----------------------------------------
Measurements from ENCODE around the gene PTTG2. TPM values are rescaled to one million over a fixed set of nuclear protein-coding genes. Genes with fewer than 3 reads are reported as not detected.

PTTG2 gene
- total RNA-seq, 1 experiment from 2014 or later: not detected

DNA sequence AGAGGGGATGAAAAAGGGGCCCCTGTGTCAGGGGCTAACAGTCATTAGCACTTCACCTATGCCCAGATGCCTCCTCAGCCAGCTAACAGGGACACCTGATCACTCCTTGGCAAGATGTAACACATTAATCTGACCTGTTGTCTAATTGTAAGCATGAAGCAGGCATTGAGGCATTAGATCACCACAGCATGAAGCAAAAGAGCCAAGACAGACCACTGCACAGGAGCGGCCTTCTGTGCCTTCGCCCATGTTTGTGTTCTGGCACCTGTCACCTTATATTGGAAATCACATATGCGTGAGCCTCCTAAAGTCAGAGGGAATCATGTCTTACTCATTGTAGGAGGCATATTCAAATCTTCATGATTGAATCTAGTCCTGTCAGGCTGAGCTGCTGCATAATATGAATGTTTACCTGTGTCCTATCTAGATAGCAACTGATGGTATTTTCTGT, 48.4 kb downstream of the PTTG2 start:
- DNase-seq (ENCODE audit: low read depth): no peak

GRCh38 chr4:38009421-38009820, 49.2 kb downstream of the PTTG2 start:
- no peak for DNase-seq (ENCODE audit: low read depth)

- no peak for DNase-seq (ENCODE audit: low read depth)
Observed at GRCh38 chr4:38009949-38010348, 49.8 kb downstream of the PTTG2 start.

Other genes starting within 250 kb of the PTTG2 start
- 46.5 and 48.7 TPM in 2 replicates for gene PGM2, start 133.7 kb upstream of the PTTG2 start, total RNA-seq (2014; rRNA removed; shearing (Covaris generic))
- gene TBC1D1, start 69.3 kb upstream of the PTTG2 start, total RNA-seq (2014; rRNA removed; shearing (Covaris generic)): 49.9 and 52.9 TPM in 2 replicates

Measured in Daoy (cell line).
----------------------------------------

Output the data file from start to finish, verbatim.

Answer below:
Measurements from ENCODE around the gene PTTG2. TPM values are rescaled to one million over a fixed set of nuclear protein-coding genes. Genes with fewer than 3 reads are reported as not detected.

PTTG2 gene
- total RNA-seq, 1 experiment from 2014 or later: not detected

DNA sequence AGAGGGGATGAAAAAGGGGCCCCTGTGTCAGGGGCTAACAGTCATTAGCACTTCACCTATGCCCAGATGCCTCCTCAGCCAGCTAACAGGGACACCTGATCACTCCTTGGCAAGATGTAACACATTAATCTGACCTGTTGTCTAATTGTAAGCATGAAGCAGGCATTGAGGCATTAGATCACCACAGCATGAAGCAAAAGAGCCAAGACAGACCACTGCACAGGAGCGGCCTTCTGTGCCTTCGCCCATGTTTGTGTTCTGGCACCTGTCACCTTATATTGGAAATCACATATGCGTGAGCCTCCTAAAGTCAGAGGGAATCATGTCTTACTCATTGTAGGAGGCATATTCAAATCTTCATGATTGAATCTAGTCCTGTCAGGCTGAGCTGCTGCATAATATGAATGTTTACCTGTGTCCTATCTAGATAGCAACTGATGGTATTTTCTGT, 48.4 kb downstream of the PTTG2 start:
- DNase-seq (ENCODE audit: low read depth): no peak

GRCh38 chr4:38009421-38009820, 49.2 kb downstream of the PTTG2 start:
- no peak for DNase-seq (ENCODE audit: low read depth)

- no peak for DNase-seq (ENCODE audit: low read depth)
Observed at GRCh38 chr4:38009949-38010348, 49.8 kb downstream of the PTTG2 start.

Other genes starting within 250 kb of the PTTG2 start
- 46.5 and 48.7 TPM in 2 replicates for gene PGM2, start 133.7 kb upstream of the PTTG2 start, total RNA-seq (2014; rRNA removed; shearing (Covaris generic))
- gene TBC1D1, start 69.3 kb upstream of the PTTG2 start, total RNA-seq (2014; rRNA removed; shearing (Covaris generic)): 49.9 and 52.9 TPM in 2 replicates

Measured in Daoy (cell line).